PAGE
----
KAREN: I guess what I’m telling you is that I’m finally happy. I’ve been really unhappy for most of my life, my adult life. I doubt you’ve been aware of that. I know our lives have led us apart, you, me and Ivy, and maybe we’re not as close as we … as close as some families—

BARBARA: Yeah, we really need to talk about Mom, what to do about Mom—

KAREN:—but I think at least one reason for that is that I haven’t wanted to live my unhappiness in full view of my family. But now I’m … well, I’m just really happy. And I’d really like us to maybe get to know each other a little better.

Related Characters: Barbara Fordham (speaker), Karen Weston (speaker), Violet Weston, Ivy Weston, Steve Heidebrecht
Page Number: 48
Explanation and Analysis:

BARBARA: Three days ago … I had to identify my father’s corpse. And now I sit here and listen to you viciously attack each and every member of this family—

VIOLET: “Attack my family”?! You ever been attacked in your sweet spoiled life?! Tell her ‘bout attacks, Mattie Fae, tell her what an attack looks like!

MATTIE FAE: Vi, please—

IVY: Settle down, Mom—

VIOLET: Stop telling me to settle down, goddamn it! I’m not a goddamn invalid! I don’t need to be abided, do I?! Am I already passed over?!

MATTIE FAE: Honey—

VIOLET: (Points to Mattie Fae.) This woman came to my rescue when one of my dear mother’s many gentlemen friends was attacking me, with a claw hammer! This woman has dents in her skull from hammer blows! You think you been attacked?! What do you know about life on these Plains? What do you now about hard times?

BARBARA: I know you had a rotten childhood, Mom. Who didn’t?

VIOLET: You DON'T know! You do NOT know! None of you know, 'cept this woman right here and that man we buried today! Sweet girl, sweet Barbara, my heart breaks for every time you ever felt pain. I wish I coulda shielded you from it. But if you think for a solitary second you can fathom the paint that man endured in his natural life, you got another think coming.

Related Characters: Violet Weston (speaker), Barbara Fordham (speaker), Mattie Fae Aiken (speaker)
Page Number: 71
Explanation and Analysis:

VIOLET: Do you know where your father lived from age four ‘til about ten? Do you? (No one responds) Do you?!

BARBARA: No.

IVY: No.

VIOLET: In a Pontiac sedan. With his mother, his father, in a fucking car! Now what else do you want to say about your rotten childhood? That’s the crux of the biscuit: We lived too hard, then rose too high. We sacrificed everything and we did it all for you. Your father and I were the first in our families to finish high school and he wound up an award-winning poet. You girls, given a college education, taken for granted no doubt, and where'd you wind up? (Jabs a finger at Karen.) Whadda you do? (Jabs a finger at Ivy.) Whadda you do? (Jabs a finger at Barbara.) Who're you? Jesus, you worked as hard as us, you'd all be president. You never had real problems so you got to make all your problems yourselves.

Related Characters: Violet Weston (speaker), Barbara Fordham (speaker), Ivy Weston (speaker)
Page Number: 71
Explanation and Analysis:

BARBARA: You’re a drug addict.

VIOLET: That is the truth! That’s what I’m getting at! I, everybody listen … I am a drug addict. I am addicted to drugs, pills, ‘specially downers. (Pulls a bottle of pills from her pocket, holds them up.) Y’see these little blue babies? These are my best fucking friends and they never let me down. Try to get ‘em away from me and I’ll eat you alive.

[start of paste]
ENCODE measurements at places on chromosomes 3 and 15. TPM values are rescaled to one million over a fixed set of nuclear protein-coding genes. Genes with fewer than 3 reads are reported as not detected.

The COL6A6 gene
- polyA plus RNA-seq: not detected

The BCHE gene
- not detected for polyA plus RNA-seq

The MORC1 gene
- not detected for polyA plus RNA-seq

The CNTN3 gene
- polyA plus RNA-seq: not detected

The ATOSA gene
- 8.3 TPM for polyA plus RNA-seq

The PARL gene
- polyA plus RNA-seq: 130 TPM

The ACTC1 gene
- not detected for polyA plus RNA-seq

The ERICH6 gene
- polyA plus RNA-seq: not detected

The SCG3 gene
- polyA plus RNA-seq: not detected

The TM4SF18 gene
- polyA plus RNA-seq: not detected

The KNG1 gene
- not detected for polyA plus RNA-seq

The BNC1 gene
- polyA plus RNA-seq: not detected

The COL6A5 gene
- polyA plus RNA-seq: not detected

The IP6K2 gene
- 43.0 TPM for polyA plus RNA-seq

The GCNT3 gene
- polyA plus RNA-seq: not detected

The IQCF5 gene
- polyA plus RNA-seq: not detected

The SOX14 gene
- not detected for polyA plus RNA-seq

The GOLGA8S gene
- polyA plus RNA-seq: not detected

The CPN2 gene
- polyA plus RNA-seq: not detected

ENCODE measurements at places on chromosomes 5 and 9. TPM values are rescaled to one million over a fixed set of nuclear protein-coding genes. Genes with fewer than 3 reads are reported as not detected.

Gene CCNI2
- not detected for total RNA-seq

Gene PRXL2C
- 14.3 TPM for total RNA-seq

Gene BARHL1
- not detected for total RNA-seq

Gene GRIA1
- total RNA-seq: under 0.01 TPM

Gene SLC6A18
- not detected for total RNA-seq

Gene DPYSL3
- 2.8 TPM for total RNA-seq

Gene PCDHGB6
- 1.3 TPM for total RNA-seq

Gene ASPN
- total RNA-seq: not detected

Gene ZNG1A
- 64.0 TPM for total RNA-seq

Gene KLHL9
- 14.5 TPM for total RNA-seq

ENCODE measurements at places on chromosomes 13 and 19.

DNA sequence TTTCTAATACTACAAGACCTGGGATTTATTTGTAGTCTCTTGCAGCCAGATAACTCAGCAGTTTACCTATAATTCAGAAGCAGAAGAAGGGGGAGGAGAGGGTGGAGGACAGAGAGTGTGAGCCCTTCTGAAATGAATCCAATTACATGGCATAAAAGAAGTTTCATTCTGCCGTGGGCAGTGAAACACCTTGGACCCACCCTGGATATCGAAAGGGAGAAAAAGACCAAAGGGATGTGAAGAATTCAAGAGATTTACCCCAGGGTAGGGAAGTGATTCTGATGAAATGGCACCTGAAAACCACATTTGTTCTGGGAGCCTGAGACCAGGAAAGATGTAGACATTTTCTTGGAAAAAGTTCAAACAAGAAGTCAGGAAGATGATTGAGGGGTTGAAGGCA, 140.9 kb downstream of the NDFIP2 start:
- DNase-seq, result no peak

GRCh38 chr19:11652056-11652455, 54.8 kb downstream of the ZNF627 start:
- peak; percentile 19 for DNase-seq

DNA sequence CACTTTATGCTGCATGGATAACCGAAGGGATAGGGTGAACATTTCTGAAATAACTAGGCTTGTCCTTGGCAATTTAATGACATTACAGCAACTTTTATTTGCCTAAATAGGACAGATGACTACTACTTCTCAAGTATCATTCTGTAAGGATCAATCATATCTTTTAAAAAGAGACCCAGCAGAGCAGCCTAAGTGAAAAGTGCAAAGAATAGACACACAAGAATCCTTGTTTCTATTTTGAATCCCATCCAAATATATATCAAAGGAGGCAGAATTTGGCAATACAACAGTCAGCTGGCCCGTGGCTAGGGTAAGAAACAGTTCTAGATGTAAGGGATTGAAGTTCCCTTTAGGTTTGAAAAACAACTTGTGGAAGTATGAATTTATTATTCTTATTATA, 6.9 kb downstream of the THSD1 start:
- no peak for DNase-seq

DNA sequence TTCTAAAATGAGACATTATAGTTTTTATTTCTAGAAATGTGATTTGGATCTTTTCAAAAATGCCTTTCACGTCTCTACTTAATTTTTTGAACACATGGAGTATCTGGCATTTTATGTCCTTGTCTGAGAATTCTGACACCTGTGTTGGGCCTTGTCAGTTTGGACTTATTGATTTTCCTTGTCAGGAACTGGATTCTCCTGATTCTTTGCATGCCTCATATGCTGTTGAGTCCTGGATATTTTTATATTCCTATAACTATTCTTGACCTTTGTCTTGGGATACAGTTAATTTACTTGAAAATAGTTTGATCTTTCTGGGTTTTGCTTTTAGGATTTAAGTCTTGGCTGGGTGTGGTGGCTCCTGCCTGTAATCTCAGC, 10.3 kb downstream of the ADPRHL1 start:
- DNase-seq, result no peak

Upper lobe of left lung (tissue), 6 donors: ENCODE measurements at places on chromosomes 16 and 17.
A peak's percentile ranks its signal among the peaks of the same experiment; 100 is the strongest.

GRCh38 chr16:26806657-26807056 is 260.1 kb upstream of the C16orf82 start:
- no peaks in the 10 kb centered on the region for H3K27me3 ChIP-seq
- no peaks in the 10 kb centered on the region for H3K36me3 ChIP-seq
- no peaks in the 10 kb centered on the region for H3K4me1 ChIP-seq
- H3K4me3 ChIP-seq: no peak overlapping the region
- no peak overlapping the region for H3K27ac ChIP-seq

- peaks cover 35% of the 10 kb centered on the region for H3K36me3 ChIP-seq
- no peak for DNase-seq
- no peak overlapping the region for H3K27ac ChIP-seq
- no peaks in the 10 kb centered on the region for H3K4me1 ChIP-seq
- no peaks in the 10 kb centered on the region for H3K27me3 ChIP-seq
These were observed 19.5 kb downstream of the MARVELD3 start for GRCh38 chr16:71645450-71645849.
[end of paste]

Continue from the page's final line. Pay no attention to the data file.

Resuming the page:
BARBARA: Gimme those goddamn pills—

VIOLET: I’ll eat you alive, girl!

Related Characters: Violet Weston (speaker), Barbara Fordham (speaker)
Page Number: 72
Explanation and Analysis:

BARBARA: Okay. Pill raid. Johnna, help me in the kitchen. Bill, take Ivy and Jean upstairs. (To Ivy.) You remember how to do this, right?

IVY: Yeah…

BARBARA: (To Jean) Everything. Go through everything, every counter, every drawer, every shoe box. Nothing’s too personal. Anything even looks suspicious, throw it in a box and we can sort it out later. You understand?

CHARLIE: What should we do?

BARBARA: Get Mom some black coffee and a wet towel and listen to her bullshit. Karen, call Dr. Burke.

KAREN: What do you want me to say?

BARBARA: Tell him we got a sick woman here.

VIOLET: You can’t do this! This is my house! This is my house!

BARBARA: You don’t get it, do you? (With a burst of adrenaline, she strides to Violet, towers over her.) I’M RUNNING THINGS NOW!

Related Characters: Violet Weston (speaker), Barbara Fordham (speaker), Ivy Weston (speaker), Karen Weston (speaker), Charlie Aiken (speaker), Jean Fordham
Page Number: 73
Explanation and Analysis:
Act 3, Scene 5 Quotes

IVY: Why did you tell me? Why in God’s name did you tell me this?

VIOLET: Hey, what do you care?

IVY: You’re monsters.

VIOLET: Come on now—

IVY: Picking the bones of the rest of us—

VIOLET: You crazy nut.

IVY: Monsters.

VIOLET: Who’s the injured party here? (Ivy staggers out of the dining room, into the living room. Barbara pursues her.)

BARBARA: Ivy, listen—

Ivy: Leave me alone!

BARBARA: Honey—

IVY: I won’t let you do this to me!

BARBARA: When Mattie Fae told me, I didn’t know what to do—

IVY: I won’t let you change my story! (Ivy exits. Barbara chases after her and catches her on the front porch.)
BARBARA: Goddamn it, listen to me: I tried to protect you—

IVY: We’ll go anyway. We’ll still go away, and you will never see me again.

BARBARA: Don’t leave me like this.

IVY: You will never see me again.

BARBARA: This is not my fault. I didn’t tell you. Mom told you. It wasn’t me, it was Mom.